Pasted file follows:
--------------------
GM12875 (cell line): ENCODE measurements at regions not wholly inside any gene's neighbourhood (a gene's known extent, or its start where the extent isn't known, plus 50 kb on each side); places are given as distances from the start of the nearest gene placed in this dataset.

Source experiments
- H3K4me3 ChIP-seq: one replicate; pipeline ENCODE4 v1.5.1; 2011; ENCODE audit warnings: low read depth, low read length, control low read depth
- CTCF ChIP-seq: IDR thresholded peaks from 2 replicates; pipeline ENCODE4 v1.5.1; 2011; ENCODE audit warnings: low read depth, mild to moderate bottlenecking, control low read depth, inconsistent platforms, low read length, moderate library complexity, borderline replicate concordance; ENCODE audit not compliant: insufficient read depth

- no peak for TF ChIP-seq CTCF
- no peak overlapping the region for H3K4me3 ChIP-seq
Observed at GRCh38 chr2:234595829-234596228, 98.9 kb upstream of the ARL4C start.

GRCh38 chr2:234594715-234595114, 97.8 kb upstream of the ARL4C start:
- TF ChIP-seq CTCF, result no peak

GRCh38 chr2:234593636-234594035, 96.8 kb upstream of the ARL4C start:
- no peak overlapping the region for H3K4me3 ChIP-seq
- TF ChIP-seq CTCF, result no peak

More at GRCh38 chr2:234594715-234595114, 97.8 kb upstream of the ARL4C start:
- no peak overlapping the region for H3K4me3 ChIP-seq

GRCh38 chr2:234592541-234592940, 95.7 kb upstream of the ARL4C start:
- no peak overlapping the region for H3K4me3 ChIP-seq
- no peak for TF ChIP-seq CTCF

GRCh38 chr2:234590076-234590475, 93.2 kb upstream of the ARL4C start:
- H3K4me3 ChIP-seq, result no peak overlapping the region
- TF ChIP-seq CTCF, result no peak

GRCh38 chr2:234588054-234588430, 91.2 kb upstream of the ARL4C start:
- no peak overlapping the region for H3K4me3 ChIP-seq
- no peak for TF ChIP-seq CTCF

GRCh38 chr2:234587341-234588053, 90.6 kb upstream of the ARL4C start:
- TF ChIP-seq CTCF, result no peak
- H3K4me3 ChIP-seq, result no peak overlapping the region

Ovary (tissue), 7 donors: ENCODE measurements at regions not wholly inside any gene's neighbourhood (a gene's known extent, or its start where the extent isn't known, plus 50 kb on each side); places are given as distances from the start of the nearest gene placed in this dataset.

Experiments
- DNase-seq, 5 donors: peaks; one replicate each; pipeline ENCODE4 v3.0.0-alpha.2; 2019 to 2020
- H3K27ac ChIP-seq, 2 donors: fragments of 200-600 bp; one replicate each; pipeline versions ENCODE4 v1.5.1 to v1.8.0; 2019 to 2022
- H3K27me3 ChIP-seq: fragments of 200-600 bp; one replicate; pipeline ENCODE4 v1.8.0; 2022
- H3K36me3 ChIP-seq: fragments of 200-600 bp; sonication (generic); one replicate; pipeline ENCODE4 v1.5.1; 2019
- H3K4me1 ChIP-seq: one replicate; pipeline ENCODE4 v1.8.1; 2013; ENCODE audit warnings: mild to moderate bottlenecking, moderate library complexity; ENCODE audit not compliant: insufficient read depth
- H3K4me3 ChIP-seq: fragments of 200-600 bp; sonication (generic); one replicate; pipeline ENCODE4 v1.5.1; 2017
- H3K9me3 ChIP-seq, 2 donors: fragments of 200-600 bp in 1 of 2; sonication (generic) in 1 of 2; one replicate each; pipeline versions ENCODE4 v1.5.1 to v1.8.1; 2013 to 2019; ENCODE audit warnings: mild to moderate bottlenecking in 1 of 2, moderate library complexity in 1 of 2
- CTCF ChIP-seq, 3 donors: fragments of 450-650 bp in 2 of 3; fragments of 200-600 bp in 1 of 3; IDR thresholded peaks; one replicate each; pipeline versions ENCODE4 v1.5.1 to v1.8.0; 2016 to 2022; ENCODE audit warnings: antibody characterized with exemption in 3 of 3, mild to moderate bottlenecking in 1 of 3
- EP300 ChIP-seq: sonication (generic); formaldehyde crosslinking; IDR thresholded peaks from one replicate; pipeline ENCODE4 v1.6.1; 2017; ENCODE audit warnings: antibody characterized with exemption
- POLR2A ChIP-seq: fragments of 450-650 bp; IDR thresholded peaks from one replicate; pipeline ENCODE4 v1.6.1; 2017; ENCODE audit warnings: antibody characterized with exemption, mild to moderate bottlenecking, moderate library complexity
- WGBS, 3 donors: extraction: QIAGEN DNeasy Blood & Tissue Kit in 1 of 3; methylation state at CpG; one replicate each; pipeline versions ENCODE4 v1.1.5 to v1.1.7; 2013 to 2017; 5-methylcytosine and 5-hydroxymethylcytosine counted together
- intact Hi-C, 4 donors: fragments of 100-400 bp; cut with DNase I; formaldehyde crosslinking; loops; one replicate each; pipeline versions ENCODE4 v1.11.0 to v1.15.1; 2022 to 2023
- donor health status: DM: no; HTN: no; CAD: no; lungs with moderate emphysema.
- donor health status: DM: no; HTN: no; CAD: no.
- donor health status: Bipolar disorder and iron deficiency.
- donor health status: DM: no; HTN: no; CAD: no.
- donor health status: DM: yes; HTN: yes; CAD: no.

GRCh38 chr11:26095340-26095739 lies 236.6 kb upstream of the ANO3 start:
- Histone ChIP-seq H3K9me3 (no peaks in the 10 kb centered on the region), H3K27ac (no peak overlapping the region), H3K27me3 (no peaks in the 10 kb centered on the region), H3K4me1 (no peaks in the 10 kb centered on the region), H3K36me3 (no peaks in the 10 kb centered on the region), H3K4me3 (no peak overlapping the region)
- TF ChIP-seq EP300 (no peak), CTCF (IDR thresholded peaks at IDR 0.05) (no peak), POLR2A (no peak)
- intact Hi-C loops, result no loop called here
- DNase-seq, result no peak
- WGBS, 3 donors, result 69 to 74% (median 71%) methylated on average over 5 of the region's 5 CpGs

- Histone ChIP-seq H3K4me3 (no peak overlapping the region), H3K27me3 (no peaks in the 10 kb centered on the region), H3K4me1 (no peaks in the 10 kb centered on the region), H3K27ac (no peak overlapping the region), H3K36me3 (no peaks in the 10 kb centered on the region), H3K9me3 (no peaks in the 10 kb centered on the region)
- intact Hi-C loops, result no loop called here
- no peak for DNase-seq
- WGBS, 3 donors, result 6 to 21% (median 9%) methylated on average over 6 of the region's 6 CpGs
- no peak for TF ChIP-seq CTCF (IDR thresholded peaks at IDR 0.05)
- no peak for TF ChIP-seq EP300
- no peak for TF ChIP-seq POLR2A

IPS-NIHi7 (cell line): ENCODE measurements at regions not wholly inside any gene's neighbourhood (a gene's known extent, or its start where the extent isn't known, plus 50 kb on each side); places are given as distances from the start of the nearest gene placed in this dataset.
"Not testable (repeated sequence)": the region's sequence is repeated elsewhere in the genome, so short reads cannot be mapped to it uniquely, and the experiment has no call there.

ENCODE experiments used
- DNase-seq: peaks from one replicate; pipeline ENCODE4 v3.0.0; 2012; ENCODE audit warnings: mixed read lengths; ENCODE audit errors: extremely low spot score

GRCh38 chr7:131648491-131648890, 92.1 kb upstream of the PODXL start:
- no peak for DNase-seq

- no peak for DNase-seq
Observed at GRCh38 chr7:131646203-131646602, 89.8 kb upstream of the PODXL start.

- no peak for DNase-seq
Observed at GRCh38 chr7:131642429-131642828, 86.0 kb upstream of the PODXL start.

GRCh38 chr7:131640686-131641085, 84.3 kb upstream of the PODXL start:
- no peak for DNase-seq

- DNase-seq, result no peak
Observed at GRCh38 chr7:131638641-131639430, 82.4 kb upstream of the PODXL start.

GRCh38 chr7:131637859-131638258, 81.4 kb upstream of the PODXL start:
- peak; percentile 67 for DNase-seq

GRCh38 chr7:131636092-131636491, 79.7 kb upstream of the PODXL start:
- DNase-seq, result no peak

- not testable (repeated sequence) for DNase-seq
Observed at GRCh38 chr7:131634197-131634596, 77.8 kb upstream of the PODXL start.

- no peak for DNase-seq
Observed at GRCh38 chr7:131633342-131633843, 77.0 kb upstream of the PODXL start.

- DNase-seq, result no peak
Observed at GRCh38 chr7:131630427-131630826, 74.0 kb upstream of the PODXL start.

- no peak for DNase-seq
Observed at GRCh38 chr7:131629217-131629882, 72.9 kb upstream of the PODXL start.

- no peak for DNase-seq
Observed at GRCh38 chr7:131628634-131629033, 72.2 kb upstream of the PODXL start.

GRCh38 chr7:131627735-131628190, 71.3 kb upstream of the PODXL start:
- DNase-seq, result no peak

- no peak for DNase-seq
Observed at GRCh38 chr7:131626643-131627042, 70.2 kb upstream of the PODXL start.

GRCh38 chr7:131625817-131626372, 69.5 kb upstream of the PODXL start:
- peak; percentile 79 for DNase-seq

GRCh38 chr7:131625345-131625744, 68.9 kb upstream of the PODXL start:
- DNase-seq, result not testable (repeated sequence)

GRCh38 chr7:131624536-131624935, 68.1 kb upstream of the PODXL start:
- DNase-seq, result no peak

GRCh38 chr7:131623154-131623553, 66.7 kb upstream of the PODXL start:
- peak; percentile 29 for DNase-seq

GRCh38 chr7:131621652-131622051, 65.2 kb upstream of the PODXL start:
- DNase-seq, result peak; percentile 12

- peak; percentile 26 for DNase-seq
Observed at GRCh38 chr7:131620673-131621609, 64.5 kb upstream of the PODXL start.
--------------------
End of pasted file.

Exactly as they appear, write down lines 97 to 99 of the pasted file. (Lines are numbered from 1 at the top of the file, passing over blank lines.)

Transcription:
GRCh38 chr7:131623154-131623553, 66.7 kb upstream of the PODXL start:
- peak; percentile 29 for DNase-seq

GRCh38 chr7:131621652-131622051, 65.2 kb upstream of the PODXL start: